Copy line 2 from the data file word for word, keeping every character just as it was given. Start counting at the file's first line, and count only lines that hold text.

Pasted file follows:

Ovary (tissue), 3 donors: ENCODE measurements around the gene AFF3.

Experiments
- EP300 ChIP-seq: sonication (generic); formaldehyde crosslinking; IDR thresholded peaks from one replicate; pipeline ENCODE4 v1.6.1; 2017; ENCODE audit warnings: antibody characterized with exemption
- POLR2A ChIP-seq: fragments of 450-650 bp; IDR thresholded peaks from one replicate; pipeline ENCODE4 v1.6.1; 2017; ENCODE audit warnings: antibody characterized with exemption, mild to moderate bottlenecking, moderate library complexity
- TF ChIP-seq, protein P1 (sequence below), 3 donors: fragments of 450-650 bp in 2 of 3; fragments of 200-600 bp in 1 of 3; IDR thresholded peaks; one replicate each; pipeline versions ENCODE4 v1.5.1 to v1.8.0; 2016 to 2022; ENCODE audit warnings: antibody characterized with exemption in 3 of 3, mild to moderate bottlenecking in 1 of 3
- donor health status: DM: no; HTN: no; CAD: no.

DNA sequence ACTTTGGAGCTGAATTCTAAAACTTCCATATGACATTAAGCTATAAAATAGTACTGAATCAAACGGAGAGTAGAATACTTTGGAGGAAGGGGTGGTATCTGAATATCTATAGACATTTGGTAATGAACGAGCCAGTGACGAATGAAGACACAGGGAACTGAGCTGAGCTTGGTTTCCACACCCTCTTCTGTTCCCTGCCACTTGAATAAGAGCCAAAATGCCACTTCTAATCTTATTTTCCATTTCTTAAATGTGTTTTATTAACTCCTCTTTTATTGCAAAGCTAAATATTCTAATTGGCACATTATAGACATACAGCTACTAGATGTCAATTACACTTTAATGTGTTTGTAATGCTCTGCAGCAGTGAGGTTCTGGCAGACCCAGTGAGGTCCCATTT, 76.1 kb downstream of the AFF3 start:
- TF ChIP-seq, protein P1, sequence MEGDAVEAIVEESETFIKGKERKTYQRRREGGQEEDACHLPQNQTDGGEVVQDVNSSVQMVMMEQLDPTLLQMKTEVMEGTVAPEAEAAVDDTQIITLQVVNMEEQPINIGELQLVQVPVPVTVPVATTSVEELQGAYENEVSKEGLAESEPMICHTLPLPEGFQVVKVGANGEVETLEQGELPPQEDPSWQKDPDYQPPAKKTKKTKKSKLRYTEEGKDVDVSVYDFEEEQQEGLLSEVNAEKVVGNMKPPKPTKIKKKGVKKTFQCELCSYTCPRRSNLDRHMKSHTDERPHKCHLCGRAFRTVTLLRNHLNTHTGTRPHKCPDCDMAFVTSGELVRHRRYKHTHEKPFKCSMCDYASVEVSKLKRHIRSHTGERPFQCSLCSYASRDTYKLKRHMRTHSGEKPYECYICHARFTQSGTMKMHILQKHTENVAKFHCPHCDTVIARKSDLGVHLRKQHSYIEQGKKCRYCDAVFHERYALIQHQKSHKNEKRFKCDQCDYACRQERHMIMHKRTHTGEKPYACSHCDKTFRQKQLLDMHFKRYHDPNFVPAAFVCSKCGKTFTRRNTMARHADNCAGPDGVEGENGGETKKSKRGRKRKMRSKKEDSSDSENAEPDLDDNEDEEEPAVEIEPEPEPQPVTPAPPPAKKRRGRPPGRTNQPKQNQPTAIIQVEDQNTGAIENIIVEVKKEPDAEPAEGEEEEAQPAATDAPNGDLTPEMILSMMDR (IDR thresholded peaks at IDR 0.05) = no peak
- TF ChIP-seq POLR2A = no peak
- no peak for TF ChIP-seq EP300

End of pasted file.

Experiments